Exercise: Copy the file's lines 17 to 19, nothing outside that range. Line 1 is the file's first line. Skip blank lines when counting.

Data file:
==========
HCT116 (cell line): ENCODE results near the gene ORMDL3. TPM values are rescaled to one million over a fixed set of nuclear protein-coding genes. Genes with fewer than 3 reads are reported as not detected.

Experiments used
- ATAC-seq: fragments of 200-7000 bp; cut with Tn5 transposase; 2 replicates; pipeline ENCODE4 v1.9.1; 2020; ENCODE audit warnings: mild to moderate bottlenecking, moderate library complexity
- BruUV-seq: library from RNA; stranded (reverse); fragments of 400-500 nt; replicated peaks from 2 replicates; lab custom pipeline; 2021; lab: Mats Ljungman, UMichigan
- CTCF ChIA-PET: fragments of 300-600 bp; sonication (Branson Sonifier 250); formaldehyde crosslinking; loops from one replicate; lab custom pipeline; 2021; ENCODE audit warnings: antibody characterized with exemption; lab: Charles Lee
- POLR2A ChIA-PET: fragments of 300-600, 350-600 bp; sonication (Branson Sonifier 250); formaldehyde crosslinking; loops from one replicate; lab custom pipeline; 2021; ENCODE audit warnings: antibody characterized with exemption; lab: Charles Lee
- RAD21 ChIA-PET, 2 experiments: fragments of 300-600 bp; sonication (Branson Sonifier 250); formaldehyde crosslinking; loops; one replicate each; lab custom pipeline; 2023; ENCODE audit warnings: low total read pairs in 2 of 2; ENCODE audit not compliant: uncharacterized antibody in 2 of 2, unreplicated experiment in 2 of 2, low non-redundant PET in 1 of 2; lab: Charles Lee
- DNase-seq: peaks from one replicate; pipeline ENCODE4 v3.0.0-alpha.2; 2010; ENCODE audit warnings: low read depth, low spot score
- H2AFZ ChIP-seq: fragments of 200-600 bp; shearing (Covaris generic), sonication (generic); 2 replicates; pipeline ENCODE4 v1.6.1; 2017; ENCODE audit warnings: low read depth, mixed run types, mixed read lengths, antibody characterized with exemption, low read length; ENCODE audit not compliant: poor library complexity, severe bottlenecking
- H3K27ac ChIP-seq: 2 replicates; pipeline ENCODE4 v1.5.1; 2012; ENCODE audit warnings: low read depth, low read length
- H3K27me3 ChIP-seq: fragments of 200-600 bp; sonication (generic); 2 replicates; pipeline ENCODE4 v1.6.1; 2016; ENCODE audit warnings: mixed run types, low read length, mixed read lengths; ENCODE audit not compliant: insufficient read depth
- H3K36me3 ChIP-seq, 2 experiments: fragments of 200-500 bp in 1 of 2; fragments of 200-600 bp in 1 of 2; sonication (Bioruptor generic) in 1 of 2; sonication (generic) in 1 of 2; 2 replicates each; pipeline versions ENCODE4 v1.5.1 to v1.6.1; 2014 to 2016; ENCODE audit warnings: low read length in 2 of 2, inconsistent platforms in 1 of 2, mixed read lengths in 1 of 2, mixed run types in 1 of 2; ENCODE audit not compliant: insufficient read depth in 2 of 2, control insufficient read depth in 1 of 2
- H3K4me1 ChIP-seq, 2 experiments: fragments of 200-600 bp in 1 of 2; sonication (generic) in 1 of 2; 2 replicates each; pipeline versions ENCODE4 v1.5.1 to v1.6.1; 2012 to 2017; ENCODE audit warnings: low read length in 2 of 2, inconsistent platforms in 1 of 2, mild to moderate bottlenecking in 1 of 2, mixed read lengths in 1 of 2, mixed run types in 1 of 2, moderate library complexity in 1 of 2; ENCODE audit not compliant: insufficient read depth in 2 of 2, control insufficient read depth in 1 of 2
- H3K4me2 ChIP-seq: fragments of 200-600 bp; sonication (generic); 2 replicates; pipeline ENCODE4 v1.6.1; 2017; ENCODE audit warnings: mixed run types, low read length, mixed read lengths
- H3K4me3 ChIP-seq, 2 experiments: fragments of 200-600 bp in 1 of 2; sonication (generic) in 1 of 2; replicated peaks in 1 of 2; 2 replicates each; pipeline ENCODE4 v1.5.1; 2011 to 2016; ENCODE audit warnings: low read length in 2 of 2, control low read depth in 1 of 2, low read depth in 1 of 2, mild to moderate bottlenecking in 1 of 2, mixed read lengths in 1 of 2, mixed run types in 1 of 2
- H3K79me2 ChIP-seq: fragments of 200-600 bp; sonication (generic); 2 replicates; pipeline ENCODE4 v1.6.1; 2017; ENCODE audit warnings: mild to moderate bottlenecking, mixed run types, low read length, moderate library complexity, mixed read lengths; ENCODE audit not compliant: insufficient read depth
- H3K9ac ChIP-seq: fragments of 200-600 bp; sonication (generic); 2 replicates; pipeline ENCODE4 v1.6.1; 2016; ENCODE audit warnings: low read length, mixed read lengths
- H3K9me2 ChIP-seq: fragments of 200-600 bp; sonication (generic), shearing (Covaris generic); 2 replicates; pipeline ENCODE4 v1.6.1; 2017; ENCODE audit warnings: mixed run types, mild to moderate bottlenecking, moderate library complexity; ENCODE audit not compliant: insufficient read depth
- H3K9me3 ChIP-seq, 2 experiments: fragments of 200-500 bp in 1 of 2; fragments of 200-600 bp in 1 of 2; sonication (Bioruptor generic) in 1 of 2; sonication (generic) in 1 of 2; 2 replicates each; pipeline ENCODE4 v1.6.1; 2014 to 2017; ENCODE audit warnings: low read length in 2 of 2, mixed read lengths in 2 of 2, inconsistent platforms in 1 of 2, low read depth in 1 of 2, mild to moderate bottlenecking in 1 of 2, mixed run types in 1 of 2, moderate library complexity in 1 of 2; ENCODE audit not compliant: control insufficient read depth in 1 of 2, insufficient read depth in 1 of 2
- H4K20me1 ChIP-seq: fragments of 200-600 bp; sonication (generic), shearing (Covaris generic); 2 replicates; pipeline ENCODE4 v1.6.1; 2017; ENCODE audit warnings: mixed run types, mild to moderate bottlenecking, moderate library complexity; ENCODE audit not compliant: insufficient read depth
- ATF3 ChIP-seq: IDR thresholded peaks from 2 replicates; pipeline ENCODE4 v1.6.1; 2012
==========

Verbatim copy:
- H3K9ac ChIP-seq: fragments of 200-600 bp; sonication (generic); 2 replicates; pipeline ENCODE4 v1.6.1; 2016; ENCODE audit warnings: low read length, mixed read lengths
- H3K9me2 ChIP-seq: fragments of 200-600 bp; sonication (generic), shearing (Covaris generic); 2 replicates; pipeline ENCODE4 v1.6.1; 2017; ENCODE audit warnings: mixed run types, mild to moderate bottlenecking, moderate library complexity; ENCODE audit not compliant: insufficient read depth
- H3K9me3 ChIP-seq, 2 experiments: fragments of 200-500 bp in 1 of 2; fragments of 200-600 bp in 1 of 2; sonication (Bioruptor generic) in 1 of 2; sonication (generic) in 1 of 2; 2 replicates each; pipeline ENCODE4 v1.6.1; 2014 to 2017; ENCODE audit warnings: low read length in 2 of 2, mixed read lengths in 2 of 2, inconsistent platforms in 1 of 2, low read depth in 1 of 2, mild to moderate bottlenecking in 1 of 2, mixed run types in 1 of 2, moderate library complexity in 1 of 2; ENCODE audit not compliant: control insufficient read depth in 1 of 2, insufficient read depth in 1 of 2